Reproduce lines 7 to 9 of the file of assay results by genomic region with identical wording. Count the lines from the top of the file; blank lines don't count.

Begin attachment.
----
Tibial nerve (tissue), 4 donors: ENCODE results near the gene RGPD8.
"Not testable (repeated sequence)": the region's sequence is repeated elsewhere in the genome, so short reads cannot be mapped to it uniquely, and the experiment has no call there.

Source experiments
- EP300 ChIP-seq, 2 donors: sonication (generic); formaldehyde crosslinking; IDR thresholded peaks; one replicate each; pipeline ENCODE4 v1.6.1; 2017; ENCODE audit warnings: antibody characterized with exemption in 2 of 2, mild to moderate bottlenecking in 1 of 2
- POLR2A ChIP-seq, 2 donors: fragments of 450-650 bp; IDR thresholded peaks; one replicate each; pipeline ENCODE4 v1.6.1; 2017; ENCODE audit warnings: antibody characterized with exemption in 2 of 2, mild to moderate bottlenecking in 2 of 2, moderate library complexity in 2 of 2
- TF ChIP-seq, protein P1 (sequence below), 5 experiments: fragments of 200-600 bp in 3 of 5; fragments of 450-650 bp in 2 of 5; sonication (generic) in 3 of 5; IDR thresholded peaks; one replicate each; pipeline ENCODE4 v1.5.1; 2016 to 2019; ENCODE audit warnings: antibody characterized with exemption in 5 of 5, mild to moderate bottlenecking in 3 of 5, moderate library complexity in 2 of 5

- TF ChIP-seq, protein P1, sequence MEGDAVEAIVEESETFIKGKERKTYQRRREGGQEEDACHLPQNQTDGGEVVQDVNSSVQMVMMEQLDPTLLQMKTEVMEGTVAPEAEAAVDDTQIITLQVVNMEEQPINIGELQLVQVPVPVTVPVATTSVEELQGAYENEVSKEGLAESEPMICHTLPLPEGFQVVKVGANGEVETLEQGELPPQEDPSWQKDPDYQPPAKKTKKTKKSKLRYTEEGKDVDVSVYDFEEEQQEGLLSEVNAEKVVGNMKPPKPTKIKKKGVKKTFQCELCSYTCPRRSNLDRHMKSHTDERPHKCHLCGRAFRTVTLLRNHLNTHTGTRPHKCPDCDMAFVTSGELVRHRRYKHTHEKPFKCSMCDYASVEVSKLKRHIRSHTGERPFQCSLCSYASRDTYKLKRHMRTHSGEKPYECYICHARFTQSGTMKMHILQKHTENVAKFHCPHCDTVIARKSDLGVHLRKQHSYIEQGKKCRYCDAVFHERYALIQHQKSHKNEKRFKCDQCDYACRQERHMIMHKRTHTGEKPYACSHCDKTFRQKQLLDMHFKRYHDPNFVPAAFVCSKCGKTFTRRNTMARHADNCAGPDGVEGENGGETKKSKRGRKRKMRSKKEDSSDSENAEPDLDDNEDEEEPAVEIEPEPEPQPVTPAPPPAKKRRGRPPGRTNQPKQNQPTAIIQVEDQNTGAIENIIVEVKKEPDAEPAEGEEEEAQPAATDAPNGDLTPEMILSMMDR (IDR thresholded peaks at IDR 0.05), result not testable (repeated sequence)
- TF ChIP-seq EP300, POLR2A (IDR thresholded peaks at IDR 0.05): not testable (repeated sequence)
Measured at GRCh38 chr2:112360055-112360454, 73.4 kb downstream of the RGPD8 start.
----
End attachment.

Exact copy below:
- TF ChIP-seq, protein P1, sequence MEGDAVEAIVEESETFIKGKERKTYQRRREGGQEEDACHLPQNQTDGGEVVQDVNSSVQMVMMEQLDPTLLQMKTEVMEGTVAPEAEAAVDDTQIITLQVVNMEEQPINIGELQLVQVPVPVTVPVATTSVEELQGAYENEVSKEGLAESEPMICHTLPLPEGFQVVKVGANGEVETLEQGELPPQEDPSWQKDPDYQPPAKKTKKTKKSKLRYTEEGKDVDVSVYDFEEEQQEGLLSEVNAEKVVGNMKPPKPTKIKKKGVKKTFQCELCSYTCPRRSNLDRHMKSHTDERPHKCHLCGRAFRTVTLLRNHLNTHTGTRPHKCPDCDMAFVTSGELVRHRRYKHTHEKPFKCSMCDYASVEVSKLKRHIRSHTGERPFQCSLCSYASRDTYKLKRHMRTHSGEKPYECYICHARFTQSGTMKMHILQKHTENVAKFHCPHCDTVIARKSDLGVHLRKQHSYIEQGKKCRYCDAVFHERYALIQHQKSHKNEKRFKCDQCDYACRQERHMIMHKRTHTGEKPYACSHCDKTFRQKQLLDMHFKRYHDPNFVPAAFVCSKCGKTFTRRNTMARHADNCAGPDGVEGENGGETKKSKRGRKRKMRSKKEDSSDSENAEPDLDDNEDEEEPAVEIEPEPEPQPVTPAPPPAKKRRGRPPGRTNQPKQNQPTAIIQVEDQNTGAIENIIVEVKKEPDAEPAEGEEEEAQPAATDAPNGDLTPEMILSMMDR (IDR thresholded peaks at IDR 0.05), result not testable (repeated sequence)
- TF ChIP-seq EP300, POLR2A (IDR thresholded peaks at IDR 0.05): not testable (repeated sequence)
Measured at GRCh38 chr2:112360055-112360454, 73.4 kb downstream of the RGPD8 start.